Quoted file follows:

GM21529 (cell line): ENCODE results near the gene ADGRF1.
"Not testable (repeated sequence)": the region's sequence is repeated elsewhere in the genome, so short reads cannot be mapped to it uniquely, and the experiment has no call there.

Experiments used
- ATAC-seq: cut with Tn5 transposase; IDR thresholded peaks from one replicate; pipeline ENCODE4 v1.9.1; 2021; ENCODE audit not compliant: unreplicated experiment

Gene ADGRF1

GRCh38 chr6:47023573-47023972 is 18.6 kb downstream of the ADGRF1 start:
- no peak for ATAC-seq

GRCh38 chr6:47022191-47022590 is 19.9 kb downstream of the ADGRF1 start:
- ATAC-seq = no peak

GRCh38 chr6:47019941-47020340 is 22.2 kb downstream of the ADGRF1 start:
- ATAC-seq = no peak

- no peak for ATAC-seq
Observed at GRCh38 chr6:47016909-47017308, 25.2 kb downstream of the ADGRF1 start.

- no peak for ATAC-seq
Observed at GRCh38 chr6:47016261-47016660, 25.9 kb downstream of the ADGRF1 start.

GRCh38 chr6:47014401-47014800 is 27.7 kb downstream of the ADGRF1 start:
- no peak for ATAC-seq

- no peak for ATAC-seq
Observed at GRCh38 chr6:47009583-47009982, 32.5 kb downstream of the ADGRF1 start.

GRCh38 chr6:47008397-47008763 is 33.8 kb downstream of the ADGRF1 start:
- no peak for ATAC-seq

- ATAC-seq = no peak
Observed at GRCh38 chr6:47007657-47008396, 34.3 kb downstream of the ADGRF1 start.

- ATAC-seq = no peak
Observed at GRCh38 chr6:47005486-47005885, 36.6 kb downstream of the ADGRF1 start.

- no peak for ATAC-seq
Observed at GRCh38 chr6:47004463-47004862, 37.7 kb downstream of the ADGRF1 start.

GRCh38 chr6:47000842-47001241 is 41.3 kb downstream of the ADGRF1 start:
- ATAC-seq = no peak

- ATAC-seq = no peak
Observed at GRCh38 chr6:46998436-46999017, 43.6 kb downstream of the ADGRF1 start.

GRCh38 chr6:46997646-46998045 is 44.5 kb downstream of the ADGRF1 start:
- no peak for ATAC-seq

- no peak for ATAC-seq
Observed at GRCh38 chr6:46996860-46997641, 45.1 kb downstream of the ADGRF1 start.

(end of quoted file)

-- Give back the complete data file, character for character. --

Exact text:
GM21529 (cell line): ENCODE results near the gene ADGRF1.
"Not testable (repeated sequence)": the region's sequence is repeated elsewhere in the genome, so short reads cannot be mapped to it uniquely, and the experiment has no call there.

Experiments used
- ATAC-seq: cut with Tn5 transposase; IDR thresholded peaks from one replicate; pipeline ENCODE4 v1.9.1; 2021; ENCODE audit not compliant: unreplicated experiment

Gene ADGRF1

GRCh38 chr6:47023573-47023972 is 18.6 kb downstream of the ADGRF1 start:
- no peak for ATAC-seq

GRCh38 chr6:47022191-47022590 is 19.9 kb downstream of the ADGRF1 start:
- ATAC-seq = no peak

GRCh38 chr6:47019941-47020340 is 22.2 kb downstream of the ADGRF1 start:
- ATAC-seq = no peak

- no peak for ATAC-seq
Observed at GRCh38 chr6:47016909-47017308, 25.2 kb downstream of the ADGRF1 start.

- no peak for ATAC-seq
Observed at GRCh38 chr6:47016261-47016660, 25.9 kb downstream of the ADGRF1 start.

GRCh38 chr6:47014401-47014800 is 27.7 kb downstream of the ADGRF1 start:
- no peak for ATAC-seq

- no peak for ATAC-seq
Observed at GRCh38 chr6:47009583-47009982, 32.5 kb downstream of the ADGRF1 start.

GRCh38 chr6:47008397-47008763 is 33.8 kb downstream of the ADGRF1 start:
- no peak for ATAC-seq

- ATAC-seq = no peak
Observed at GRCh38 chr6:47007657-47008396, 34.3 kb downstream of the ADGRF1 start.

- ATAC-seq = no peak
Observed at GRCh38 chr6:47005486-47005885, 36.6 kb downstream of the ADGRF1 start.

- no peak for ATAC-seq
Observed at GRCh38 chr6:47004463-47004862, 37.7 kb downstream of the ADGRF1 start.

GRCh38 chr6:47000842-47001241 is 41.3 kb downstream of the ADGRF1 start:
- ATAC-seq = no peak

- ATAC-seq = no peak
Observed at GRCh38 chr6:46998436-46999017, 43.6 kb downstream of the ADGRF1 start.

GRCh38 chr6:46997646-46998045 is 44.5 kb downstream of the ADGRF1 start:
- no peak for ATAC-seq

- no peak for ATAC-seq
Observed at GRCh38 chr6:46996860-46997641, 45.1 kb downstream of the ADGRF1 start.